Grimm delivers Germany’s first Olympic gold for slalom canoe

The German Olympic team collected its first gold medal of the Beijing Games on Tuesday when 21-year-old Alexander Grimm paddled his canoe to victory in the slalom.

Grimm delivers Germany's first Olympic gold for slalom canoe
Grimm paddling to victory. Photo: DPA

Grimm’s gold secures Germany’s position as Olympic champion in the discipline, as it follows Thomas Schmidt’s first place in Athens four years ago.

“It’s an amazing feeling,” Grimm told reporters in Beijing immediately afterwards. “This has been my dream since I was a child. I can’t believe it.

“Everything just fit together. I have never had such a feeling during a competition. I think I will only be able to really believe it when I have the gold hanging around my neck.”

He beat Frenchman Fabien Lefevre and Togoan Benjamin Boukpeti in the slalom to claim Germany’s 18th medal of the Games, but the first gold.

He only made fourth in the first run, but dominated during the second run to take the lead, and keep it.

Boukpeti provided an upset by leading in the first run, while his bronze medal is the first ever in the canoe discipline to be won by an African.

Later in the day Ole Bischof collected Germany’s second gold in Judo, with a surprise win against the Korean Kim Jaebum in the 81-kilo class.

And Germany’s three-day eventing team made it look easy when they won the first gold medal of the Olympic equestrian events convincingly from runners-up Australia.

Germany’s Hinrich Romeike, on his gelding Marius, clinched the gold for his team as the last of 57 riders to take on the 13 fences. His one fault, which cost him four penalty points, may have been a personal disappointment for a man who has taken his hobby to Olympian heights.

But after Australia’s Megan Jones and her mount Irish Jester, the penultimate combination in the show-jumping, failed to go clear, the gold was only going one way.

This victory was consolation of sorts for Germany’s bitter loss in the Athens Games in 2004, when the gold medal was taken away from the team and given to France after Bettina Hoy, one of the best-known riders in the world, was penalized for crossing the starr line twice.



Germany’s Interior Minister rules out ‘unthinkable’ bid to host 2036 Olympics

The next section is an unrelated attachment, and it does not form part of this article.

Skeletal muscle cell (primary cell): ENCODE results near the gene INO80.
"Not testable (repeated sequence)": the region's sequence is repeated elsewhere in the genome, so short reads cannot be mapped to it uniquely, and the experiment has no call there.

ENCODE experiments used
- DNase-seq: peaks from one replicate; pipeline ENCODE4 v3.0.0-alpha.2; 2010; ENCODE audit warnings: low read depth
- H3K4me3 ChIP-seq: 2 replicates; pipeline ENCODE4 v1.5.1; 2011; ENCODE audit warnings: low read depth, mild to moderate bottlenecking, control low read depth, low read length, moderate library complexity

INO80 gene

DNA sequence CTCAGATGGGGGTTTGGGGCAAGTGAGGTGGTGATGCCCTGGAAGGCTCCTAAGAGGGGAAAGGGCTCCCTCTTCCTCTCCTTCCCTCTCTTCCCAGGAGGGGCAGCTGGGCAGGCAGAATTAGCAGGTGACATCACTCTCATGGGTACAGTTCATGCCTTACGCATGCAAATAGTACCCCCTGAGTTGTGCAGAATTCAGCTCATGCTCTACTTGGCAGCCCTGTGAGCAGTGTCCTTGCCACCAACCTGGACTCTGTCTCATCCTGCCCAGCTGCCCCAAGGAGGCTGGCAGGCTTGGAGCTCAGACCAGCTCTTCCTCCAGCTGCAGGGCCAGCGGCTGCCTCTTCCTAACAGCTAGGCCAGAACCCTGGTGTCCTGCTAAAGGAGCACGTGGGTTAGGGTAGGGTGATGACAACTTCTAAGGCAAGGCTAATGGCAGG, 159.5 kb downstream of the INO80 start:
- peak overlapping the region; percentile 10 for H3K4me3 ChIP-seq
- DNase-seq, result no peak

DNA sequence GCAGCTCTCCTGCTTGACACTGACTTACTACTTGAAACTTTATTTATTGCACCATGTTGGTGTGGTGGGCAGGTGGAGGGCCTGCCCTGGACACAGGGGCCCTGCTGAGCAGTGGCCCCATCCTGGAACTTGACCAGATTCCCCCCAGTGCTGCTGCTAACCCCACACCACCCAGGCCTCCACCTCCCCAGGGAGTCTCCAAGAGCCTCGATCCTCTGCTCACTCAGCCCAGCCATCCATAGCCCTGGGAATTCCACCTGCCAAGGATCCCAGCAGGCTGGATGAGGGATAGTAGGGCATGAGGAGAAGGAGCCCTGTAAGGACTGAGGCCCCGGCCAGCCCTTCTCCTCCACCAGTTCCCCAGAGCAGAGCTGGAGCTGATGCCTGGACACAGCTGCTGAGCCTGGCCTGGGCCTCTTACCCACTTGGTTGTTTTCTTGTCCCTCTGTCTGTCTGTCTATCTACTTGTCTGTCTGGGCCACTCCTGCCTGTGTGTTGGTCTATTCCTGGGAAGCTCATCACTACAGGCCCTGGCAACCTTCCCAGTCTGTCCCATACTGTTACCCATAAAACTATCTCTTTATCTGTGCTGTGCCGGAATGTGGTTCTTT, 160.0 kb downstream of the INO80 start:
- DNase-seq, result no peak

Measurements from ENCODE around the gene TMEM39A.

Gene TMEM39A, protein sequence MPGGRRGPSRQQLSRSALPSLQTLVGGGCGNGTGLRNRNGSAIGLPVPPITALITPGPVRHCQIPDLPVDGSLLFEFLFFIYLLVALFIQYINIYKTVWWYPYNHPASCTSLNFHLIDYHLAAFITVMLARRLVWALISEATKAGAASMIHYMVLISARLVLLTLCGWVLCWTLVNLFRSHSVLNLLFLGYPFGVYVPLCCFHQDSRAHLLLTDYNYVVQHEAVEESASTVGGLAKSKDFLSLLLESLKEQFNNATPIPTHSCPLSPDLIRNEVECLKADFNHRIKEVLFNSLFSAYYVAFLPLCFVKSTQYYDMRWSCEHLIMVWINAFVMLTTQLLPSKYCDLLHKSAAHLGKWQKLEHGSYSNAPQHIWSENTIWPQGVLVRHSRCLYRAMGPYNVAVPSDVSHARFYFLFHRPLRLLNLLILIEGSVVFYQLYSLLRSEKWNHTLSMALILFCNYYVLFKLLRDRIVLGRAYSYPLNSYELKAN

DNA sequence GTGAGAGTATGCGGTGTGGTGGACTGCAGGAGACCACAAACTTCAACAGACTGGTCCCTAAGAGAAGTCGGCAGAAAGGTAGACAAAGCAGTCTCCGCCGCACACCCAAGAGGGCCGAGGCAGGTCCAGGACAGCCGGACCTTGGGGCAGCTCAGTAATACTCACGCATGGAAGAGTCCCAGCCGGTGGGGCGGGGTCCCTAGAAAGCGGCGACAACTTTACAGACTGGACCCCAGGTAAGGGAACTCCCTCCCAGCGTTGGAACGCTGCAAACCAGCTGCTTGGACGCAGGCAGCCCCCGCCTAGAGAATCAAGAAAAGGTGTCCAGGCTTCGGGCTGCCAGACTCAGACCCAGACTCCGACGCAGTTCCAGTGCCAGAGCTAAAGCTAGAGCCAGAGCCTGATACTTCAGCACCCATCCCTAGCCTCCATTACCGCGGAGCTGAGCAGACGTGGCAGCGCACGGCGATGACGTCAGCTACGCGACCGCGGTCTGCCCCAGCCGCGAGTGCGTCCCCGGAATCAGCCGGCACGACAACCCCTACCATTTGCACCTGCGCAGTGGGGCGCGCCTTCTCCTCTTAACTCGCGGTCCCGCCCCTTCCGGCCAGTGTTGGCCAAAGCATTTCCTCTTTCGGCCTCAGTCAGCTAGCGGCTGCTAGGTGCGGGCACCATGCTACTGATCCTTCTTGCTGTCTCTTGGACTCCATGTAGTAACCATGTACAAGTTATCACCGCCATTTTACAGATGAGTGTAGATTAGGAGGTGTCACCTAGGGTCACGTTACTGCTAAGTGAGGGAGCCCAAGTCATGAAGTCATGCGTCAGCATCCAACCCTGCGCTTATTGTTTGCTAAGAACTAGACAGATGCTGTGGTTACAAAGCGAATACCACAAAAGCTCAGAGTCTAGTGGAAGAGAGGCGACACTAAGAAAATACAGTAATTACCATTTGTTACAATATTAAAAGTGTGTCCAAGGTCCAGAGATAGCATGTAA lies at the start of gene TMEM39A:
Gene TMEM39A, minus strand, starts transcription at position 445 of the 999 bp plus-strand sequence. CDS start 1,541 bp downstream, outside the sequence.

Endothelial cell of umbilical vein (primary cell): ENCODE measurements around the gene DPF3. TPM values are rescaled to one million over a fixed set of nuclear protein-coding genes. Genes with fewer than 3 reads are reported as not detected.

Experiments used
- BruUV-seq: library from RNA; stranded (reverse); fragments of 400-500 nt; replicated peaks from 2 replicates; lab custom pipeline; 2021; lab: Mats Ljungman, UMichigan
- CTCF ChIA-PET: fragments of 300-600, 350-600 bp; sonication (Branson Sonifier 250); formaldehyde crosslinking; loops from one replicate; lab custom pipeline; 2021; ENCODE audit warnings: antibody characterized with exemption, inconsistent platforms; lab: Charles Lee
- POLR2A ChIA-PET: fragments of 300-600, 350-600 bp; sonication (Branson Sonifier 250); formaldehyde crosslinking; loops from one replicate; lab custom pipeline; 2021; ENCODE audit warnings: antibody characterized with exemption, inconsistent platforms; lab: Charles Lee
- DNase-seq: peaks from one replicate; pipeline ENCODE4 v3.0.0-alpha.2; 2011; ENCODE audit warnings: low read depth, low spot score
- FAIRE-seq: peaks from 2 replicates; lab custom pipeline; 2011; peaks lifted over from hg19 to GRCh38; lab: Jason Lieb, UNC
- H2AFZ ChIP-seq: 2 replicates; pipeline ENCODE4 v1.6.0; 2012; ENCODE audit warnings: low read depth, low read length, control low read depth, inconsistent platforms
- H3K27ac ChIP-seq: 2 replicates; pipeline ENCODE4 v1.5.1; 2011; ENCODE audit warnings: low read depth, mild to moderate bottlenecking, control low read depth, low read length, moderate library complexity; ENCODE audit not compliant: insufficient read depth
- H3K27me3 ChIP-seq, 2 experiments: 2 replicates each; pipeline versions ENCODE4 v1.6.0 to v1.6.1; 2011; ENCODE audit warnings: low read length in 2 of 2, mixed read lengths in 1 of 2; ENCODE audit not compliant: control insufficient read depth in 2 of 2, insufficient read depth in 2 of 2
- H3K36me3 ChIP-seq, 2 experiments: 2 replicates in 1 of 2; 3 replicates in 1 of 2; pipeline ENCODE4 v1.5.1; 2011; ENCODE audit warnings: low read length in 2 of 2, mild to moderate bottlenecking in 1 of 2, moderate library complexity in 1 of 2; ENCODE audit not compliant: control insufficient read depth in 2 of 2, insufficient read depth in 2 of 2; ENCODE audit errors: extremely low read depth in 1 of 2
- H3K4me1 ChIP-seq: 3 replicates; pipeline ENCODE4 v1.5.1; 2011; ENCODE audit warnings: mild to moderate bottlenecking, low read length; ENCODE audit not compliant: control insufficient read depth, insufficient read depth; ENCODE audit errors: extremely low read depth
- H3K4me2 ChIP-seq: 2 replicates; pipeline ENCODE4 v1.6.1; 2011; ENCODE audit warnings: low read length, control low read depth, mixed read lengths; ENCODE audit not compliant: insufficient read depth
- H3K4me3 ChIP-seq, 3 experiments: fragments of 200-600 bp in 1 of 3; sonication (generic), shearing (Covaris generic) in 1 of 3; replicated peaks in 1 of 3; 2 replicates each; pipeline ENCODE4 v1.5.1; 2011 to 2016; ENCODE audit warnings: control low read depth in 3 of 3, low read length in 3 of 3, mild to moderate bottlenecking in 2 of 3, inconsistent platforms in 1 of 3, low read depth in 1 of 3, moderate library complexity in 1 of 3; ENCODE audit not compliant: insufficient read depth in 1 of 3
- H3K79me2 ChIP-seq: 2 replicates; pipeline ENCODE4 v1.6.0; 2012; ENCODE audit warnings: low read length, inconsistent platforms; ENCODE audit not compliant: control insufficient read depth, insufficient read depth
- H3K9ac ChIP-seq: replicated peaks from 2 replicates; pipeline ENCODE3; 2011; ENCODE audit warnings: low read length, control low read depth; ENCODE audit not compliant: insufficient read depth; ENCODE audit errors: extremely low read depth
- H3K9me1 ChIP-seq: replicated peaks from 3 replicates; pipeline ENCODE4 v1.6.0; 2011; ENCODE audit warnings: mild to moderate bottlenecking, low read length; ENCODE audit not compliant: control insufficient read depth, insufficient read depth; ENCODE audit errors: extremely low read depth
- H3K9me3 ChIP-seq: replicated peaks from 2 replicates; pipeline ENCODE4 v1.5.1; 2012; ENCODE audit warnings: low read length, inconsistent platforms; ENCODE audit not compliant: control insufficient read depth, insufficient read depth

Interior Minister Horst Seehofer has ruled out a bid to host the 2036 Olympics, saying in an interview that it would be "unthinkable" on the 100th anniversary of the Nazi-era 1936 Games in Berlin.

Germany's Interior Minister rules out 'unthinkable' bid to host 2036 Olympics
Interior Minister Horst Seehofer. Photo: DPA

Held three years before the outbreak of the Second World War, the 1936 games are widely remembered as a propaganda coup for Adolf Hitler's Nazi regime.

In March this year, Berlin's state minister of the interior Andreas Geisel faced heavy criticism after he appeared to suggest Berlin should bid for the 2036 Olympics in an interview with Tagesspiegel newspaper.

However, the 69-year-old Seehofer, whose ministry also holds the sports portfolio, said Germany could not be seen to celebrate the centenary of the Nazi-era Berlin Olympics.

“It would be unthinkable. If we did that, we would bring on an unspeakable international discussion and harm the Olympic idea,” he told Frankfurt-based newspaper Frankfurter Allgemeine Zeitung (FAZ) in an interview published on Monday.

“How would people see it across the world? Germany celebrating the 100-year anniversary of the Nazi Olympics? That cannot happen.”

Aside from concerns over associations with the Nazi regime, there is scant public support for hosting the Olympics in Germany.

READ ALSO: Interior Ministry begs for more cash after 'forgetting' landmark reunification celebration

Public referendums, in 2015 and 2013, rejected proposed Olympic bids to host the summer games in Hamburg and a winter edition in Munich respectively.

Seehofer said that he was generally in favour of a German Olympic bid, but voiced concern that the International Olympic Committee (IOC) had become too focused on commercial success.

“In the eyes of the public, the IOC has wandered too far from its original idea and into commercialism,” he told the FAZ.

He called on the IOC to “de-commercialise” and said he had “a lot of sympathy” for the German Athletes' Commission, which last year demanded that the IOC share a quarter of its profits with Olympic participants.

By Kit Holden